Developing Scales to Evaluate Staff Perception of the Effects of the Physical Environment on Patient Comfort, Patient Safety, Patient Privacy, Family Integration With Patient Care, and Staff Working Conditions in Adult Intensive Care Units: A Pilot Study
Lippincott, Williams & Wilkins
Scholarly/refereed, author accepted manuscript
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Studies suggest that the physical environment can be important for patient comfort, patient safety, patient privacy, family integration with patient care, and staff working condition in adult intensive care units (ICUs). In the absence of any measuring scales, however, evaluations of the physical environment of ICUs in terms of any of these dimensions have remained vague. For rigorous evaluations of ICU designs from the viewpoint of clinical staff, a self-report instrument with several multiple-item scales was created. These scales were tested in a pilot survey that was administered among a small group of nurse managers and ICU directors at several best practice example sites. Reliability analysis of the survey data showed some scales to be internally consistent. For the other scales, factor analysis revealed multiple components, which were then combined to create additional subscales. Using these scales and subscales, the underlying effects of design on staff perception were studied at the best practice example sites that participated in the pilot survey. The results, limitations, and the future directions of the study are discussed.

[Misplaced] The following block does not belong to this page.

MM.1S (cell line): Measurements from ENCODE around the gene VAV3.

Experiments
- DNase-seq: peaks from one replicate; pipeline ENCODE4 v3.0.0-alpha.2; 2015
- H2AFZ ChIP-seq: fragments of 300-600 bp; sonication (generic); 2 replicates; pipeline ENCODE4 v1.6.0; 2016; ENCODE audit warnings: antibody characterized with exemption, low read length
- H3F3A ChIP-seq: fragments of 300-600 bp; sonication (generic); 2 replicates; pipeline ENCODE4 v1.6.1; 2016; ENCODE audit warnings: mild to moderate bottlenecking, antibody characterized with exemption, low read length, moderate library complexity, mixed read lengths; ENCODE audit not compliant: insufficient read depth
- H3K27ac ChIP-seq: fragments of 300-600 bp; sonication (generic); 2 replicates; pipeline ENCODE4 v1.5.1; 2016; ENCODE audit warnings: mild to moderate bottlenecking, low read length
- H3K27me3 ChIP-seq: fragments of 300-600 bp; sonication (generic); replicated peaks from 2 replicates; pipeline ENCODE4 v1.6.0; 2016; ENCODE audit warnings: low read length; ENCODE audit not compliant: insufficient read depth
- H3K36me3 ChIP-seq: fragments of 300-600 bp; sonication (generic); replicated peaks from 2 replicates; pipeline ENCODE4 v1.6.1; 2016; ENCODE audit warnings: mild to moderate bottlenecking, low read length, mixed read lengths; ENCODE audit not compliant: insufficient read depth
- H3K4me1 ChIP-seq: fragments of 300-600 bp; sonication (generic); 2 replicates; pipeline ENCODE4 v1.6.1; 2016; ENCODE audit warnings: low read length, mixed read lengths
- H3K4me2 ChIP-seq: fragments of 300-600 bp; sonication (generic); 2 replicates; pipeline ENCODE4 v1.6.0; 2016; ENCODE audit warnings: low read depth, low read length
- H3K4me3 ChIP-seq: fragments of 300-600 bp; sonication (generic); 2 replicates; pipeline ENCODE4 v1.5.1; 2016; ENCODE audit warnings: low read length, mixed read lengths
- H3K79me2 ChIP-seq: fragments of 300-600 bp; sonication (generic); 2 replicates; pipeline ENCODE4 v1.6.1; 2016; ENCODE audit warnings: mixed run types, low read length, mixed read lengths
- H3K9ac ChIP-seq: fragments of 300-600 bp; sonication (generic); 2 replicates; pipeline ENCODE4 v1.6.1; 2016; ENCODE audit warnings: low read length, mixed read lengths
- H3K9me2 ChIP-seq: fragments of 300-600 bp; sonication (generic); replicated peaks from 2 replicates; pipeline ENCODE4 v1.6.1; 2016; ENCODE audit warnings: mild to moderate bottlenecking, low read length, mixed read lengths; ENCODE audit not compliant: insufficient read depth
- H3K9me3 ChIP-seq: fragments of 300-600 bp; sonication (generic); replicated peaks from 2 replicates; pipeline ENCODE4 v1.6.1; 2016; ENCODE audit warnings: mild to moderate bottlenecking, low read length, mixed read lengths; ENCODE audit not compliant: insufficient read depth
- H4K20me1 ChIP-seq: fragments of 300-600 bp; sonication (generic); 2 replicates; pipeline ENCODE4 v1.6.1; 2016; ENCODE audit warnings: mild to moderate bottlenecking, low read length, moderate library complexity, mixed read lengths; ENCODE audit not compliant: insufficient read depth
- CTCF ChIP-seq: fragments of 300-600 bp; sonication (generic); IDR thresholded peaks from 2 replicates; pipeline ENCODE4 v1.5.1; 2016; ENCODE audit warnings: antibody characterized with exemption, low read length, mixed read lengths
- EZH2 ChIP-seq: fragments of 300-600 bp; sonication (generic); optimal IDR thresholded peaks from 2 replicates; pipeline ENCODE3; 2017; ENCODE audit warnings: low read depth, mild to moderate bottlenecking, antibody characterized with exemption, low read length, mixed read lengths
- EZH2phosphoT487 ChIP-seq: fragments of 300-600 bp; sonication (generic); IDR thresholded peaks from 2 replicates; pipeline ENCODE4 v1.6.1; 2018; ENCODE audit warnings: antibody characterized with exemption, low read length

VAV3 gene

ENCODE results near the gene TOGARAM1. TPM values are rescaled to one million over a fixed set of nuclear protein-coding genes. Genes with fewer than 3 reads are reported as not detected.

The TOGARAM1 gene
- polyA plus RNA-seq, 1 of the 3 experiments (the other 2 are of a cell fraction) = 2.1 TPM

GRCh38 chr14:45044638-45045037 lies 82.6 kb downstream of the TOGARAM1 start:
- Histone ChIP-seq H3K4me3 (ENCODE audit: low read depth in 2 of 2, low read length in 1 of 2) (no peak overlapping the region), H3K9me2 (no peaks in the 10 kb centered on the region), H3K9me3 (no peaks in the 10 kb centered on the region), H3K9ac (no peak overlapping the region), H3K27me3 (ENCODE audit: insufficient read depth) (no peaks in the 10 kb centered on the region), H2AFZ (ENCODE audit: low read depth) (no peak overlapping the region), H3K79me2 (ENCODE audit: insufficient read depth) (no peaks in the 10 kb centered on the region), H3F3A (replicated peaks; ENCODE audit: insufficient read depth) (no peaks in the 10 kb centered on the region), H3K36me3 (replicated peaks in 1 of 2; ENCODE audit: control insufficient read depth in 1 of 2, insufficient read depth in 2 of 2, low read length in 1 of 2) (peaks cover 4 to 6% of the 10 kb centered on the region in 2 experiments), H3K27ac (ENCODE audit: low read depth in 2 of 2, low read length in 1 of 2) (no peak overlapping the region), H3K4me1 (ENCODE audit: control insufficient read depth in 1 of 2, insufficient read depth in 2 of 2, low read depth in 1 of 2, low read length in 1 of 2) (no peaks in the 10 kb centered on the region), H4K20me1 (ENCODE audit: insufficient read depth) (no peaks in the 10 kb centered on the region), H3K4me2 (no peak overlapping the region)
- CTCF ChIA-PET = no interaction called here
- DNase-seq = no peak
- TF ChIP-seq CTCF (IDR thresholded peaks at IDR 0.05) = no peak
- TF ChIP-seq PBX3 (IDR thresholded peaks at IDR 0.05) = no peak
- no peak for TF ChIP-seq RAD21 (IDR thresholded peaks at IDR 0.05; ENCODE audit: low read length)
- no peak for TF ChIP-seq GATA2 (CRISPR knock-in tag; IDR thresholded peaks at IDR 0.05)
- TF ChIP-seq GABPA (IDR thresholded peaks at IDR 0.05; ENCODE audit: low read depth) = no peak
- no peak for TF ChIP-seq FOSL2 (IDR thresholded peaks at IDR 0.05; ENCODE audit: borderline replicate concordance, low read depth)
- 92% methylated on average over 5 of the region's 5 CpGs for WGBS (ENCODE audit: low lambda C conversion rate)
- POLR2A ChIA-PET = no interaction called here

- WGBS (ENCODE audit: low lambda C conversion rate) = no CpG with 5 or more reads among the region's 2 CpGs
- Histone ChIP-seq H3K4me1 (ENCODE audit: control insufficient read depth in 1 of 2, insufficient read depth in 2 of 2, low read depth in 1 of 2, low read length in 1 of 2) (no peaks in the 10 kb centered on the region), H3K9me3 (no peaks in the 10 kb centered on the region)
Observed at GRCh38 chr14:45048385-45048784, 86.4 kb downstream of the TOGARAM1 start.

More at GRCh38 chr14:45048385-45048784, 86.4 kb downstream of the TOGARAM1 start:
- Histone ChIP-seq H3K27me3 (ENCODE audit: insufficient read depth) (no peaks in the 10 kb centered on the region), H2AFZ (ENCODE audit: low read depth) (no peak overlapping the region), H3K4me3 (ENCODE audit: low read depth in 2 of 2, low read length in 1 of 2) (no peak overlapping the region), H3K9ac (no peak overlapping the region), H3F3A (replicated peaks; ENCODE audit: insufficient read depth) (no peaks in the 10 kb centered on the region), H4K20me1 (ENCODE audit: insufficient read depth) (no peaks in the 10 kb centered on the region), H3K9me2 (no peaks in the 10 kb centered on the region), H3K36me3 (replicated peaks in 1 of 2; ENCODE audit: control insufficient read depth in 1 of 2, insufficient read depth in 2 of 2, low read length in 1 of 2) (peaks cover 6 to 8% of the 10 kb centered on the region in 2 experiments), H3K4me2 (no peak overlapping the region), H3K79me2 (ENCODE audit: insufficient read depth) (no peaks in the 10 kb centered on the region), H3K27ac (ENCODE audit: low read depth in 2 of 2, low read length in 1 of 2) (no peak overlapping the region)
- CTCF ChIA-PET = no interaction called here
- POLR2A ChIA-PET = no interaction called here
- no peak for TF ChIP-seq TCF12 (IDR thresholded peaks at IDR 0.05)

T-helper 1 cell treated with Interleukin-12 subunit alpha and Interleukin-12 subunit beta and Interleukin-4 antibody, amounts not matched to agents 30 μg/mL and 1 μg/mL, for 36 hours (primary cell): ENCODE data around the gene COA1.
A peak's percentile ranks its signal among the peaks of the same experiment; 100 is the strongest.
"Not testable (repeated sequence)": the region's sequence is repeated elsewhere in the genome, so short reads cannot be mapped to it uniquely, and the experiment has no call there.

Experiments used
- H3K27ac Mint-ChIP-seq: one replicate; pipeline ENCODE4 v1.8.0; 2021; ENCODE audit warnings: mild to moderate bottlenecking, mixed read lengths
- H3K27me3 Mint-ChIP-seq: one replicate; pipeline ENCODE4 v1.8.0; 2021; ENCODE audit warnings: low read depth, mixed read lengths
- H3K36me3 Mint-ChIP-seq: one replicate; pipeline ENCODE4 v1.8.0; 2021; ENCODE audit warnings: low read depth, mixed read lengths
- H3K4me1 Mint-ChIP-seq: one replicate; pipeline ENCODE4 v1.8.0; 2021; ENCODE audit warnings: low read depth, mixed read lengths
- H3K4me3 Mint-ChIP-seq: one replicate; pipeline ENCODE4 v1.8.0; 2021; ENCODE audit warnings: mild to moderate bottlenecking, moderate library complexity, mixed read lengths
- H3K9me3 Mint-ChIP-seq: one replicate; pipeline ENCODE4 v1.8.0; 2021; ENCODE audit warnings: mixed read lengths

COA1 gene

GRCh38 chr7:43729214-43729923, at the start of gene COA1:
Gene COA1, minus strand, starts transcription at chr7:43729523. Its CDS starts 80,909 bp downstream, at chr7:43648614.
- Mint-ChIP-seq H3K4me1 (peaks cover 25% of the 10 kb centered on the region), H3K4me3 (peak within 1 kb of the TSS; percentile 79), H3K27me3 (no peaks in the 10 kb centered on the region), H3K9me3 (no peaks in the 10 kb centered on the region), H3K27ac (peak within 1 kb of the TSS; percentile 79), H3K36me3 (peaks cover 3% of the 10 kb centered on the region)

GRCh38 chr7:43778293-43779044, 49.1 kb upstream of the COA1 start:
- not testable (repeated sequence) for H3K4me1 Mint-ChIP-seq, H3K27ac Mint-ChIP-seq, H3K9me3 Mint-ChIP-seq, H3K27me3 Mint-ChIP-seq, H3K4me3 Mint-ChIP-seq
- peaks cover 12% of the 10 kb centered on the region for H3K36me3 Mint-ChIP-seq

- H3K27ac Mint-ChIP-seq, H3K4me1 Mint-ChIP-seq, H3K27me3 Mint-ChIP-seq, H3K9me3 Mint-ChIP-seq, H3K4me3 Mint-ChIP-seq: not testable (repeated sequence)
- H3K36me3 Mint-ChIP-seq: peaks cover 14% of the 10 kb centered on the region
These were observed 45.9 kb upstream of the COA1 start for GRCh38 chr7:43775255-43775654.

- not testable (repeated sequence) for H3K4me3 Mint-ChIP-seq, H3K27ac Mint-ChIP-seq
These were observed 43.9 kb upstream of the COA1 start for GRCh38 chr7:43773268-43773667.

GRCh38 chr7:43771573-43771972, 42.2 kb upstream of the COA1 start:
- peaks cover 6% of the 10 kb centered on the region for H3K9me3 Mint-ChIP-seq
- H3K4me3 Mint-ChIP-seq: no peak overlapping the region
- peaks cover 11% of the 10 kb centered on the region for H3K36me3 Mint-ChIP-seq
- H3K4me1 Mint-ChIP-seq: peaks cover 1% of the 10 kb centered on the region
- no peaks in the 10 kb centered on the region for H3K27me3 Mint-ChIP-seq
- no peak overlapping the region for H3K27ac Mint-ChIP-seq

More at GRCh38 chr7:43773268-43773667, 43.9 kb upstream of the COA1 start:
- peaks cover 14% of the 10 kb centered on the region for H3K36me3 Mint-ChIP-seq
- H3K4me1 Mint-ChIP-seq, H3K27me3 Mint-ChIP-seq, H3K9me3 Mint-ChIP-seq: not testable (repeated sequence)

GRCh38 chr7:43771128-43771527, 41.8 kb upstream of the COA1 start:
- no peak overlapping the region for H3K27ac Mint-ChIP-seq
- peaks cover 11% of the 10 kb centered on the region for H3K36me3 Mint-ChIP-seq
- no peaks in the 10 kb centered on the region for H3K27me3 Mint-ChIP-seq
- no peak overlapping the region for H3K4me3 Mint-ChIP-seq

This is the author's accepted manuscript. The original publication can be found online at http://journals.lww.com/ccnq/pages/default.aspx.
Rashid, Mahbub. (2007). "Developing Scales to Evaluate Staff Perception of the Effects of the Physical Environment on Patient Comfort, Patient Safety, Patient Privacy, Family Integration With Patient Care, and Staff Working Conditions in Adult Intensive Care Units: A Pilot Study." Critical Care Nursing Quarterly, 30(3):271-283. http://www.dx.doi.org/10.1097/01.CNQ.0000278928.52315.f3.
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